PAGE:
Such a direct experience of awe is, I believe, the birth-right of all humans. Psychedelics change lives for the good, and not just those of people who have a diagnosable mental disease.
Psychedelic experiences are associated with measurable changes of personality in the direction of greater openness.
What does that mean?
In a pilot study, Taylor Lyons and Robin Carhart-Harris found that after two doses of psilocybin the participants’ measures of nature-relatedness were significantly increased, and that their political authoritarianism was significantly decreased. [CITATION]
Not only that, but these personality changes persisted 7-12 months after the psychedelic session.
For someone who would really rather like to live in a society that is more connected to nature and less politically authoritarian, this is a good news story.
3. Psychedelics and Mundane Wonder
Psychedelics can be used as a remarkable treatment for some of the most stubborn illnesses of the 21st century.
They can be used to explore the outer limits of consciousness, experience awe and transcendence, and perhaps change society for the better.
But they can also be used in the mundane, as an extraordinary part of ordinary daily life.
Microdosing is the way that I am very glad I was introduced to LSD. I am by nature cautious and was brought up in a drug-negative society that taught me to fear altered states of consciousness.
It doesn’t help that almost everything we think we know about psychedelics is wrong.
I can scarcely believe that I would have ever had the courage to take a large dose of a psychedelic had I not learnt the small way that these compounds would not – as I had been led to understand – send me insane.
But taking miniscule amounts of a psychedelic like LSD can have a surprisingly profound effect on your day.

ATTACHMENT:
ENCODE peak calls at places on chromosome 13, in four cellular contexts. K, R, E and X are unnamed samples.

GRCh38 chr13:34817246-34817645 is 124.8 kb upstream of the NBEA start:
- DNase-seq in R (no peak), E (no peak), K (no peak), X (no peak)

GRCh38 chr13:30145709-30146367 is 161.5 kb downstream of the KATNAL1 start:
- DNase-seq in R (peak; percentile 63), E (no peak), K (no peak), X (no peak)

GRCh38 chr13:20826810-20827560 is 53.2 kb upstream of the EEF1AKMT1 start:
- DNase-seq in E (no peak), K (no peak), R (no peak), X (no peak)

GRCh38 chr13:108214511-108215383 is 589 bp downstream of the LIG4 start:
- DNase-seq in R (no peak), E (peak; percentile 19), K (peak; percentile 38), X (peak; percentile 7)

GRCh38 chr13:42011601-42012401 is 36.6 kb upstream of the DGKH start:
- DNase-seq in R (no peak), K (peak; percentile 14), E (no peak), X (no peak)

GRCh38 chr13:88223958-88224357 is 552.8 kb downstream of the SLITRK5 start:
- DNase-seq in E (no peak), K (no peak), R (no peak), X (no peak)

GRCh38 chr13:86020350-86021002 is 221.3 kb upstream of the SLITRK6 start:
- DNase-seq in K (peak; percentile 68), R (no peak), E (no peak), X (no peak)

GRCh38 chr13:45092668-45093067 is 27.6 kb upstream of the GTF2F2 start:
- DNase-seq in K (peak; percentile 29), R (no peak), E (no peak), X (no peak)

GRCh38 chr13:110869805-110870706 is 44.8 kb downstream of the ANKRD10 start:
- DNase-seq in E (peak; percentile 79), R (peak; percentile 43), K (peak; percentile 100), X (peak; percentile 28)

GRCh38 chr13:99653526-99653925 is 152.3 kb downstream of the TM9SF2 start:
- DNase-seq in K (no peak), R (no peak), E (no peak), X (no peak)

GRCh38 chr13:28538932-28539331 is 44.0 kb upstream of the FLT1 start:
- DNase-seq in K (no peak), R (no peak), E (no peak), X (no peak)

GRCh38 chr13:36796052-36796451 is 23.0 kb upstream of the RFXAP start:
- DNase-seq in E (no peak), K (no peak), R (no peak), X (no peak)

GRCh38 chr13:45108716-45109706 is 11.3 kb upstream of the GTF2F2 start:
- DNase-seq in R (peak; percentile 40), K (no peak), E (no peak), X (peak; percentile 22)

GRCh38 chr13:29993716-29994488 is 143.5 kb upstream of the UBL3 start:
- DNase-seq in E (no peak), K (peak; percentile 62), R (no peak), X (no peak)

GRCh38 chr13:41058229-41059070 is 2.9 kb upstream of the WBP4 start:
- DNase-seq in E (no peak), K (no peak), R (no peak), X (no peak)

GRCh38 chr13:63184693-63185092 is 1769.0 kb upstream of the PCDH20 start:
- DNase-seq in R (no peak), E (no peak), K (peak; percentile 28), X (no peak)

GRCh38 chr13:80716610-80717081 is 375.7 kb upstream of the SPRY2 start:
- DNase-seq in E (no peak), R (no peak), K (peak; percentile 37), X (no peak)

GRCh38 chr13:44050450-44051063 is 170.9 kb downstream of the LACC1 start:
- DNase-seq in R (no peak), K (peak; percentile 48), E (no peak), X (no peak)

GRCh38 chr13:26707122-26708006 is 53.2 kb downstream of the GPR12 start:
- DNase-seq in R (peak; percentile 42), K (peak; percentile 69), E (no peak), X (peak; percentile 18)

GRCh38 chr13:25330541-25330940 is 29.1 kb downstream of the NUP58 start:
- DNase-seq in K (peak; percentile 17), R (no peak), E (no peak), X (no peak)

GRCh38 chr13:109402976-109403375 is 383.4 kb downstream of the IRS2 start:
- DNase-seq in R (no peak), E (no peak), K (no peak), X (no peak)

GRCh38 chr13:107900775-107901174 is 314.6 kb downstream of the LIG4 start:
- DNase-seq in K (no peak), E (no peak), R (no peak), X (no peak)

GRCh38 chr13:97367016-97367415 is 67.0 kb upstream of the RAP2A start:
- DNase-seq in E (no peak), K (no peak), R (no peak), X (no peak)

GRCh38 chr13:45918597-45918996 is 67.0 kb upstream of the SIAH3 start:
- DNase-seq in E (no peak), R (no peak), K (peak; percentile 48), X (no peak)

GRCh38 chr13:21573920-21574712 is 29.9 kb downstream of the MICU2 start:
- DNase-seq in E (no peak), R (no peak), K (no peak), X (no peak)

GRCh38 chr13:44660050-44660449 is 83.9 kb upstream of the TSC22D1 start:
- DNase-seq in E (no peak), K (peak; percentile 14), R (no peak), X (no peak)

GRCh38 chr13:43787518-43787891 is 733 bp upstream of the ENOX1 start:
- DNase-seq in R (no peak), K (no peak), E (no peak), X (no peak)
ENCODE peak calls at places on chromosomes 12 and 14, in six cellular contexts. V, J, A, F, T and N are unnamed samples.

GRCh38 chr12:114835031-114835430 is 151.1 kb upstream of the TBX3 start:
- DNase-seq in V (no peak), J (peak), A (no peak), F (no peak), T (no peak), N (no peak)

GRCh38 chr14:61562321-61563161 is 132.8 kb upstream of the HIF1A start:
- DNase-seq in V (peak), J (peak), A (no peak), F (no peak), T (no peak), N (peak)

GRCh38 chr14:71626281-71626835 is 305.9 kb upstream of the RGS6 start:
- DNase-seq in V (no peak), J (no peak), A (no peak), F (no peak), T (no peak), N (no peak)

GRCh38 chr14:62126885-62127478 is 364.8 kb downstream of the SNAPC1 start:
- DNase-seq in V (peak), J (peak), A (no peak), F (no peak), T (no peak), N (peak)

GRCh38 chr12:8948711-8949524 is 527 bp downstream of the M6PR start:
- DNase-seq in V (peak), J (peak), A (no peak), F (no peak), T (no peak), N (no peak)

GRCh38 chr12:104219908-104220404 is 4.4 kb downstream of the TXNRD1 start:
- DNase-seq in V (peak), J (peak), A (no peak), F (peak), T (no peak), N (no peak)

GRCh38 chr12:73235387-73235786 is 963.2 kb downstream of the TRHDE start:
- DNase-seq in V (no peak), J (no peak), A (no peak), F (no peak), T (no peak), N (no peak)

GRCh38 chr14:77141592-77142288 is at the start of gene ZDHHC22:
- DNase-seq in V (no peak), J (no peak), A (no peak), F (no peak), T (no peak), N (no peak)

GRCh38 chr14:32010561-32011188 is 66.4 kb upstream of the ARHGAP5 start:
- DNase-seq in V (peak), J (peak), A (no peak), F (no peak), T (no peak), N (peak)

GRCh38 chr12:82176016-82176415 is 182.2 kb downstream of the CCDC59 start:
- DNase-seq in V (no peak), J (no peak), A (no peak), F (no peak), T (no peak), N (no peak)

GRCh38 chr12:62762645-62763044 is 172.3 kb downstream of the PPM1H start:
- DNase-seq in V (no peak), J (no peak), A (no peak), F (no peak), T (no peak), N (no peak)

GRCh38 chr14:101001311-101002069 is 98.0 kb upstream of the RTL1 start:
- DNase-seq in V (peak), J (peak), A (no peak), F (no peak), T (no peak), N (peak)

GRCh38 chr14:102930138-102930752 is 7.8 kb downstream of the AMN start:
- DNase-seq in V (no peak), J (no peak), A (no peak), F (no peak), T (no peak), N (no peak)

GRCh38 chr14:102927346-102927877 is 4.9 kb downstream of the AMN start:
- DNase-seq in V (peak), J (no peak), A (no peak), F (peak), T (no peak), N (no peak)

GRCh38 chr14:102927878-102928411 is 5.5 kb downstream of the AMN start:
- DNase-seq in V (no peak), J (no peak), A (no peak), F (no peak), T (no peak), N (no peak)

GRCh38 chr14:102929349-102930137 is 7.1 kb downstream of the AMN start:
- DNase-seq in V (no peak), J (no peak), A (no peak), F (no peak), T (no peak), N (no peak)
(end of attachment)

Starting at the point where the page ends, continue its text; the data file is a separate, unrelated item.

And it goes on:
In my experience, I find myself more open to social interaction with strangers, more appreciative of the beauty of the world, more able to focus on creative work, and more content with life.
In the words of pioneering researcher Jim Fadiman, more often than not microdosing helps people have ‘a really good day’.
Psychedelics for a Better Future?
In our hyper-rationalist culture, psychedelics are reminding us that there is another way of seeing the world.
Perhaps it’s just the re-emergence of a tradition that has been squashed in this country ever since the Romans banished the druids to Anglesey.
With the work of scientists like Robin Carhart-Harris at Imperial College London, psychedelics are showing us that transcendence can have a measurable and positive impact on our lives.
We have to be careful not to screw this up, but the time has come to support scientific psychedelic research, to support the right of individuals to explore their own consciousness through altered states, and to believe in the potential of psychedelics to change our future for the better.
- The Science of Psychedelics and Exceptional Human Experience (11 minute read) Start here for an introduction to everything I have learned about psychedelics over the last 2 years.
- A Really Good Day by Ayelet Waldman (16 minute read) My review of Ayelet Waldman’s book on microdosing LSD is, on the one hand, nothing more than a non-fiction book review. On the other, it is a fully-featured 3,000 word guide to psychedelic microdosing.